As the earth reacts to man-made climate change, it's not only humans who are feeling the heat -- due to rising sea levels and shifting temperatures, numerous animal species will face extinction, according to a major new report released by the United Nation's Intergovernmental Panel on Climate Change.
Animals have already responded to climate change by altering migratory patterns, population sizes and the areas where they live, the IPCC study notes. Due to warmer and more acidic seawater, for example, fish and other ocean animals have headed for the poles. The U.N. panel estimates this marine migration will result in a 40 to 60 percent decrease in the size of tropical fisheries. And at the same time, polar bears, walruses and other creatures adapted to living in the earth's coldest regions face ever-shrinking habitats.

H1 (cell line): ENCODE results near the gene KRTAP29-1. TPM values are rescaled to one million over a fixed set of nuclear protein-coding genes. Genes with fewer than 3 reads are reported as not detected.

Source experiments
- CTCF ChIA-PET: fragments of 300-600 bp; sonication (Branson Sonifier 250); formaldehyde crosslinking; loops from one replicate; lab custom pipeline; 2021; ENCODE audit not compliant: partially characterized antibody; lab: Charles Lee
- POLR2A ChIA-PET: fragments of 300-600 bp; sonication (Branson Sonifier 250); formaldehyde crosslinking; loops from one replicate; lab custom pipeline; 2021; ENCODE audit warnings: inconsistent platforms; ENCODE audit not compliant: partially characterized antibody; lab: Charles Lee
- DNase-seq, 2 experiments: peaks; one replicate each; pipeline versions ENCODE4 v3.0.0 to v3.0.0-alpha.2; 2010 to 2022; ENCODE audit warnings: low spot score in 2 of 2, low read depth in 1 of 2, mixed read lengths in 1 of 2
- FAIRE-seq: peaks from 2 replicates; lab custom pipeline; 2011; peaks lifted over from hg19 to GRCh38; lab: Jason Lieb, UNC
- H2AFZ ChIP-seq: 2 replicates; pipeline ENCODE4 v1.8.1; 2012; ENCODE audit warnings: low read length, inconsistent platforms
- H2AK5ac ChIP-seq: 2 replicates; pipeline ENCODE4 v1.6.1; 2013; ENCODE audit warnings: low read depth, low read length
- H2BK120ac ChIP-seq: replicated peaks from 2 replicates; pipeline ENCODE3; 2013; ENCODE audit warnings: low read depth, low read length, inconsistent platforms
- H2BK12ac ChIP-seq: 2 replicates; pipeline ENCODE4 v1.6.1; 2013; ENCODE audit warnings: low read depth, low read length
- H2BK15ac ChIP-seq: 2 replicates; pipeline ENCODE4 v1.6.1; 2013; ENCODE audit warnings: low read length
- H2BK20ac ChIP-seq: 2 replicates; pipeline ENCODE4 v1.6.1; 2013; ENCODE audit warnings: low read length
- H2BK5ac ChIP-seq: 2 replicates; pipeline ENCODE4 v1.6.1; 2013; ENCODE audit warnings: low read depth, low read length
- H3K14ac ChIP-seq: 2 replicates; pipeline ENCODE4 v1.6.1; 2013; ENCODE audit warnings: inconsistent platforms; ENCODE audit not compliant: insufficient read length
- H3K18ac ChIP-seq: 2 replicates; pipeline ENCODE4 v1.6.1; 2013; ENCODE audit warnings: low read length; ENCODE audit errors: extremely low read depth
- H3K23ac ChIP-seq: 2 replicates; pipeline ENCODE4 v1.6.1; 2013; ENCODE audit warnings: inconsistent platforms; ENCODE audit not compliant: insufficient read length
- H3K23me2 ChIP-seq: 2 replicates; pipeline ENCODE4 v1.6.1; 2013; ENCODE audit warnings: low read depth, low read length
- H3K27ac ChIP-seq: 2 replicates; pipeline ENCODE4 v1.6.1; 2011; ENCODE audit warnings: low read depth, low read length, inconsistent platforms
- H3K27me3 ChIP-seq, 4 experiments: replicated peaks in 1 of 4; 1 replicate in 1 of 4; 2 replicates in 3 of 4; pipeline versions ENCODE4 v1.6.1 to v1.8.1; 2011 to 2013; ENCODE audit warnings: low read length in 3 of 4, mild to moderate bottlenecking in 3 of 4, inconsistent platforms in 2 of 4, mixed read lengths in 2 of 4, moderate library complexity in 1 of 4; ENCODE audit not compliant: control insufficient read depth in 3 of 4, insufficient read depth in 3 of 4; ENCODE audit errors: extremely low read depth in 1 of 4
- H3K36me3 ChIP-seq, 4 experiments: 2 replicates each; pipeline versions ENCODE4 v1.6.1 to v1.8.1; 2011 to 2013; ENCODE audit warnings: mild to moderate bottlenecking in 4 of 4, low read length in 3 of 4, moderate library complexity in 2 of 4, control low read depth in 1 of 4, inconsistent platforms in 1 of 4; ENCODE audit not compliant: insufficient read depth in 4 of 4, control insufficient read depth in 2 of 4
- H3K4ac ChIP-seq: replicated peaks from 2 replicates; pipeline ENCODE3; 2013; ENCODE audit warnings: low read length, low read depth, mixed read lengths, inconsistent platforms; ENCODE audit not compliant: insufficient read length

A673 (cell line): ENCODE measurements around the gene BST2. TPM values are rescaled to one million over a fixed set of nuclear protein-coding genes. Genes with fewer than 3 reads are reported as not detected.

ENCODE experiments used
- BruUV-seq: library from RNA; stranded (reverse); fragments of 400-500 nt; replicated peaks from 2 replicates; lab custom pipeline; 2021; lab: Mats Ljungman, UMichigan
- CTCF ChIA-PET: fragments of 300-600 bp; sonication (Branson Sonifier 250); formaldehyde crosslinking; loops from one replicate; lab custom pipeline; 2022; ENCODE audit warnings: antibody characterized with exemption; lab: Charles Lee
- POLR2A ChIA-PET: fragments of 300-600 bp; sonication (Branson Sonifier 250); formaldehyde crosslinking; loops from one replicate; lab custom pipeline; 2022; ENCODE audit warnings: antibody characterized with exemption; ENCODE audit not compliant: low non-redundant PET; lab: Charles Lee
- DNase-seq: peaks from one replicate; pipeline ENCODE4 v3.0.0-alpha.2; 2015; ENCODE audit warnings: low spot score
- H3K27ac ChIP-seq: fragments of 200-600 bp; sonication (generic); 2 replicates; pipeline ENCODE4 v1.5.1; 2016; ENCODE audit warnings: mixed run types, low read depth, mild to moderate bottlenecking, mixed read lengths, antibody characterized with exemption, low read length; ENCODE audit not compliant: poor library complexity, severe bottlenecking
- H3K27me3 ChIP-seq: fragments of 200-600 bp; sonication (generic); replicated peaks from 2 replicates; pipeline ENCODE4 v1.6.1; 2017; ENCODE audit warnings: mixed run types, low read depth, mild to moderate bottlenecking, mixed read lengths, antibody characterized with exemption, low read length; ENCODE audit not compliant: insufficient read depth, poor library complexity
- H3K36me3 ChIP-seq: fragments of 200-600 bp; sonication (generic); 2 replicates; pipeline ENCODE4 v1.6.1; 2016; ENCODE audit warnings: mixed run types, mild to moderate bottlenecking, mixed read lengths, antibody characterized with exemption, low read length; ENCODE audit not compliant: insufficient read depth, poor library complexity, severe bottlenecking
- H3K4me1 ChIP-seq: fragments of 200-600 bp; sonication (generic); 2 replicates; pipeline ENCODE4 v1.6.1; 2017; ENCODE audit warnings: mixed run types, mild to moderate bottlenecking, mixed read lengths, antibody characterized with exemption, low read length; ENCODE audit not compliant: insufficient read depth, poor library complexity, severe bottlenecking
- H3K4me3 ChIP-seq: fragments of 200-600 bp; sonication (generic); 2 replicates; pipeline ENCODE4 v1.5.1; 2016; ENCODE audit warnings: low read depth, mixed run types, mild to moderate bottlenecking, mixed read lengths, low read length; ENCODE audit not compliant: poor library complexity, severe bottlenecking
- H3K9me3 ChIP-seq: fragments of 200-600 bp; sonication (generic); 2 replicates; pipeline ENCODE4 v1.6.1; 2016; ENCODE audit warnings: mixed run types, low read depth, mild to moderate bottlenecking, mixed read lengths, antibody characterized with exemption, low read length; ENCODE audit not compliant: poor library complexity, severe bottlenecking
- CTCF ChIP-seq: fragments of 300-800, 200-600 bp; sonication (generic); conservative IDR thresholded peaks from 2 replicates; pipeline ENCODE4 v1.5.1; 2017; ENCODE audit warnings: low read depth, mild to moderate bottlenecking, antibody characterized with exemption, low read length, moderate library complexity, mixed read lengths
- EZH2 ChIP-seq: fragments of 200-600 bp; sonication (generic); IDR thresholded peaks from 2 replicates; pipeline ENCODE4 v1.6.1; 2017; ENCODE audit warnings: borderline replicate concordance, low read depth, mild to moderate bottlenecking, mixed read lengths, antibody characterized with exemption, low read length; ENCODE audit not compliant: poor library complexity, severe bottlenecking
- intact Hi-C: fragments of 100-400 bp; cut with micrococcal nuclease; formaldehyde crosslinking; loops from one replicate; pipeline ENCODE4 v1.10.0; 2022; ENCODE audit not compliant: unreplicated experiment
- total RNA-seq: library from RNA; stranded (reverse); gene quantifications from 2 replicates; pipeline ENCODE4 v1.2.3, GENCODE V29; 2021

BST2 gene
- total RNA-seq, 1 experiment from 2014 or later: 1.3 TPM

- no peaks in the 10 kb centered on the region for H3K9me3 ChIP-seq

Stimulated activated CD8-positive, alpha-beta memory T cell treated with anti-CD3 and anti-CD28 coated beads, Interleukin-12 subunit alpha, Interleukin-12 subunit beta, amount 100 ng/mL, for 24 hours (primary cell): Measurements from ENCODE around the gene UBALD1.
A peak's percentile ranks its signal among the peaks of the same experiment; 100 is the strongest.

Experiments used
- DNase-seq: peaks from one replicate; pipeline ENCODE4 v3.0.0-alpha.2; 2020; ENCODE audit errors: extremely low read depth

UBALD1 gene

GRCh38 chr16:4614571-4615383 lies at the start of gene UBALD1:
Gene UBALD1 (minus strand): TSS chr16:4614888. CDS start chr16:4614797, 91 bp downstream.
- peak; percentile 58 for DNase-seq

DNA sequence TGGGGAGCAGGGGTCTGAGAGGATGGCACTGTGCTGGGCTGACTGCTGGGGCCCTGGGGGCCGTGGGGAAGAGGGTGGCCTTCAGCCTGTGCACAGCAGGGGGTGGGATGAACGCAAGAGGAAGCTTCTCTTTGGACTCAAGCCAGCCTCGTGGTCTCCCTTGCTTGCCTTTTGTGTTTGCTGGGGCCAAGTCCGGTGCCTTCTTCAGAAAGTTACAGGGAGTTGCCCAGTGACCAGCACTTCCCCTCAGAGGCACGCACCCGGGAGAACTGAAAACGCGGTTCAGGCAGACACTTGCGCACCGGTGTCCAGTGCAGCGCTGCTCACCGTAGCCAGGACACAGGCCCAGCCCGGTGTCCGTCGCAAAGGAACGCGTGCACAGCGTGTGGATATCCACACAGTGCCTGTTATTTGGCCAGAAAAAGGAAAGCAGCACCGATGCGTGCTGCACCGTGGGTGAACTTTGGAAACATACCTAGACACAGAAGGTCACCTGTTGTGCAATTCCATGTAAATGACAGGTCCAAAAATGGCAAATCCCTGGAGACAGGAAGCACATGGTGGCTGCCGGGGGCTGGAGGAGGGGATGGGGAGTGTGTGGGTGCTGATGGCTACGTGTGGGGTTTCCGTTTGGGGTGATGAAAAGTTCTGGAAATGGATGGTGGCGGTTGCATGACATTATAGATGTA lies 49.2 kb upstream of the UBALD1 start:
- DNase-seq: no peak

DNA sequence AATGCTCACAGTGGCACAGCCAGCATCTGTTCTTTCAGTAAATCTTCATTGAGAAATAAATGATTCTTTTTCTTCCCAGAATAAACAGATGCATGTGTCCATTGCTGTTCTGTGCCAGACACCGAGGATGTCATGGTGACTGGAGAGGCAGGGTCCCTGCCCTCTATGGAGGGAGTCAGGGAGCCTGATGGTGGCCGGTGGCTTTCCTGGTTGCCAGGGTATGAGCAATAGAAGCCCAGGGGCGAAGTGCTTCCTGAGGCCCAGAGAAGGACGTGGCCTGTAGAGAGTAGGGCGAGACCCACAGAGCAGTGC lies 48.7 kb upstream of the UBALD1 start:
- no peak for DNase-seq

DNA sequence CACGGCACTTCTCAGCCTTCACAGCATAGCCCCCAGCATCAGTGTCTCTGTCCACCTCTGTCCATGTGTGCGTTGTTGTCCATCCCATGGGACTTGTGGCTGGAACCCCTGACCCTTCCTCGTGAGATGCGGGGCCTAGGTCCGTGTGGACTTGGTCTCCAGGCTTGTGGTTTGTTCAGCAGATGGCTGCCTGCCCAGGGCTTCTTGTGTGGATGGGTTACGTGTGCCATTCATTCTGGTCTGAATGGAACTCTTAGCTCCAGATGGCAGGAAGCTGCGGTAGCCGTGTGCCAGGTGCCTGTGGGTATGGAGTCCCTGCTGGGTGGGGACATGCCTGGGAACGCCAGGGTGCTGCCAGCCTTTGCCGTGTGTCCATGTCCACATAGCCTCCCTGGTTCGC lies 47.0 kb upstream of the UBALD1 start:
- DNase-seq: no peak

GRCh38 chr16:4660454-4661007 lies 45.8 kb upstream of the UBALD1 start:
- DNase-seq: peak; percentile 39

In 1999, the Golden toad went extinct, prompting concern about global warming's role in the survival of animal species. A 2004 study published in the scientific journal Nature estimates that, by 2050, climate change will play a role in the extinction of approximately one-fourth of animal species. A change of a few degrees, according to the recent IPCC report, puts 20 to 30 percent of species at "high risk" of extinction.
"We know the security risks of water scarcity and flooding; widespread land and marine species extinction; and devastated crop yields in some of the poorest nations on earth," said Secretary of State John Kerry, responding to the IPCC. "We can already see the damage it's causing to our ecosystems, wildlife, glaciers, and countless other natural habitats."